Biden's Iraq plan detailed enough to draw praise - and critics
Still, in a primary campaign where Iraq is the hottest topic, Biden issued a plan for Iraq more than a year ago that for a long time was easily the most detailed plan of any.
Biden, who is also chairman of the Senate Foreign Relations Committee, developed his Iraq plan with Leslie Gelb, former president of the Council on Foreign Relations. The plan, which was detailed in the New York Times on May 1, 2006, includes five points:
* Separate Iraq into three autonomous provinces -- Shiite, Sunni and Kurd -- with a central government in charge of border defense and distributing oil revenues.
* Guarantee the Sunnis a proportionate share of oil revenues, even though their land is oil-poor, as an incentive.
* Increase reconstruction aid, paid for by the oil-rich Arab Gulf states. Make sure the aid goes to programs that create jobs and require local Iraqi governments to protect minority rights as a condition for economic aid.
* Withdraw the bulk of U.S. troops by summer 2008, leaving about 20,000 troops to fight terrorists and keep the peace.
* Use diplomacy to draw in Iraq's neighbors and create a mechanism for enforcing regional agreements.
As the dominant issue of the campaign, candidate positions on Iraq are likely to sharpen over time. Barack Obama, for instance, released on Sept. 12, 2007, a plan that rivals Biden's for specifics. Obama's plan does not call for decentralization, but it has in common some of Biden's other points: increased diplomacy to involve neighboring states; more aid for Iraq from other countries; and increasing accountability for regional agreements.
Obama's plan also calls for a new constitutional convention in Iraq led by the United Nations, and it outlines specific proposals for Iraq's humanitarian crisis, particularly for Iraqis within their own country and in other countries.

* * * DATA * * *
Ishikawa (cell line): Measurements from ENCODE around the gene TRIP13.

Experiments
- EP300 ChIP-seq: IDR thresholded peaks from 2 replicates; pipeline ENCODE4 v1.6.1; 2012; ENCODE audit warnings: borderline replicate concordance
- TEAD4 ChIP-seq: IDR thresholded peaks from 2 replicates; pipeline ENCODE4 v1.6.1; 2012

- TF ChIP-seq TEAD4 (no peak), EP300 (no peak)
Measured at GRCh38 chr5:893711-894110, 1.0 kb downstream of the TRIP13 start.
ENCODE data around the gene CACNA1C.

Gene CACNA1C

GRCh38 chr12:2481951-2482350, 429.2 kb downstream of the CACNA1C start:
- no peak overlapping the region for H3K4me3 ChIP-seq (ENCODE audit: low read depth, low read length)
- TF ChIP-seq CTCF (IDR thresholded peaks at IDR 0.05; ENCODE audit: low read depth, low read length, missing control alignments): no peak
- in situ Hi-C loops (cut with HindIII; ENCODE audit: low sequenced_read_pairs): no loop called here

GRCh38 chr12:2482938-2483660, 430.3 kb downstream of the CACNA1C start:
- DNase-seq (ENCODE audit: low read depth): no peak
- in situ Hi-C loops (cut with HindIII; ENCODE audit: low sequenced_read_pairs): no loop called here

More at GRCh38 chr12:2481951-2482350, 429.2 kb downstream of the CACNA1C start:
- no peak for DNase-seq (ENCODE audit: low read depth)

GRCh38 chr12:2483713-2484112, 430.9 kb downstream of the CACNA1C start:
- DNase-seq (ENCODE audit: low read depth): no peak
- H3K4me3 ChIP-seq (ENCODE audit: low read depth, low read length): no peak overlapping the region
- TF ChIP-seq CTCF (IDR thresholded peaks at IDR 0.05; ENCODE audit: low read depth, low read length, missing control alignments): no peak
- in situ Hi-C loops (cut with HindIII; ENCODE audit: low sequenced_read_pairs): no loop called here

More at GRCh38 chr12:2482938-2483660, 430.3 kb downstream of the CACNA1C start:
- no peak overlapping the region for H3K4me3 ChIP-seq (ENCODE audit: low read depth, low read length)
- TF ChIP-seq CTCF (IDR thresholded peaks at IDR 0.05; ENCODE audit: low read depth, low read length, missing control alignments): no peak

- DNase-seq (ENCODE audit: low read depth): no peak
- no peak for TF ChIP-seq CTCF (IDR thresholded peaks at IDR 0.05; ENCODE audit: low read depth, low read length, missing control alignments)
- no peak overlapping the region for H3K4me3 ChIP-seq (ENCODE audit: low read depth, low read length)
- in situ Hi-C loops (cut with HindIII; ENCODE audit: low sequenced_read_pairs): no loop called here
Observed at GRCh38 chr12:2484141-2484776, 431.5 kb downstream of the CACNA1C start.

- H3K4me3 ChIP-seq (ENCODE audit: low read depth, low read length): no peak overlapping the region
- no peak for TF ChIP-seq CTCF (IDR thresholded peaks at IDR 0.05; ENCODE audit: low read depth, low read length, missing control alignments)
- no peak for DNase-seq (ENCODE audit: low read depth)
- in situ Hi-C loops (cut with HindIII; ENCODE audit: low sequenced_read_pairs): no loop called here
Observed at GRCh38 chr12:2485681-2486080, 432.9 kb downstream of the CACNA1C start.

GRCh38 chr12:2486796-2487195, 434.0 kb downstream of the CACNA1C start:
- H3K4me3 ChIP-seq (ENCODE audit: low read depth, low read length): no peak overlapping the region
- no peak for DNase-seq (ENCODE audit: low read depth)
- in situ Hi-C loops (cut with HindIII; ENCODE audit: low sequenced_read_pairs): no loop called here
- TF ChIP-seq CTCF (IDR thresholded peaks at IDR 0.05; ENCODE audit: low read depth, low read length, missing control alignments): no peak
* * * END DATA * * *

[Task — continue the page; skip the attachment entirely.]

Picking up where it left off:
Other Democratic candidates' plans focus on troop withdrawal. Their plans also mention political reconciliation, but give few details for how it should unfold.
* Hillary Clinton emphasizes the need for a carefully planned withdrawal. She has pressed the Bush administration and the Defense Department for detailed redeployment plans, and she has introduced legislation that would limit the number of troops and sets policy benchmarks for the Iraqi government.
* John Edwards has repudiated his 2002 Senate vote granting Bush authority to invade Iraq and now argues for a rapid troop withdrawal.
* Gov. Bill Richardson has called for the fastest withdrawal timetable, bringing most troops home in six to eight months.
* Sen. Chris Dodd has sponsored a bill that would cut off funds for the war by March 2008.
* Mike Gravel, a former senator, proposes introducing legislation immediately that would force the withdrawal of troops promptly.
* Rep. Dennis Kucinich has a withdrawal plan that includes paid reparations for Iraqis.
But for all the detail in Biden's plan, it is by no means universally loved.
Critics are especially troubled by the idea of creating autonomous provinces. The Iraq Study Group rejected such an idea, which it called devolution, in its 2006 report. The group's chief fear was that it would make things worse: "A rapid devolution could result in mass population movements, collapse of the Iraqi security forces, strengthening of militias, ethnic cleansing, destabilization of neighboring states, or attempts by neighboring states to dominate Iraqi regions."
Ryan Crocker, U.S. ambassador to Iraq, said the concept of partitioning the regions underestimates the problem of mixed cities. "Baghdad, in spite of all of the violence it has seen and all of the population displacements, remains a very mixed city -- Sunnis and Shia together," he said at a September 2007 congressional hearing. "Any notion that a city of over 5-million people can be neatly divided up or painlessly cleansed of a huge number of people is just incorrect."
Biden answers his critics with several points: Baghdad could remain a mixed, federal city; the Iraqis are separating on their own; strong local governments could better prevent violence; and a stable Iraq is in the interests of neighboring states.
Biden says his fundamental disagreement with the other Democrats is over the possibility of a unified government emerging in Iraq. "It will not happen in the lifetime of anyone here," Biden said during an ABC debate held on Aug., 19, 2007.
At the same debate, Richardson said Biden's plan "has potential," while Obama said, "Joe's point about partition might be the right one. The only area I disagree with Joe on is that it is important for the Iraqis to arrive at the conclusion that partition makes sense, as opposed to it being imposed by the United States government."
Biden's plan has picked up some other interesting accolades along the way. Republican presidential candidate Sen. Sam Brownback has said he supports the plan, and New York Times columnist David Brooks, a conservative, wrote in January 2007 that Biden "has the most intellectually serious framework for dealing with Iraq."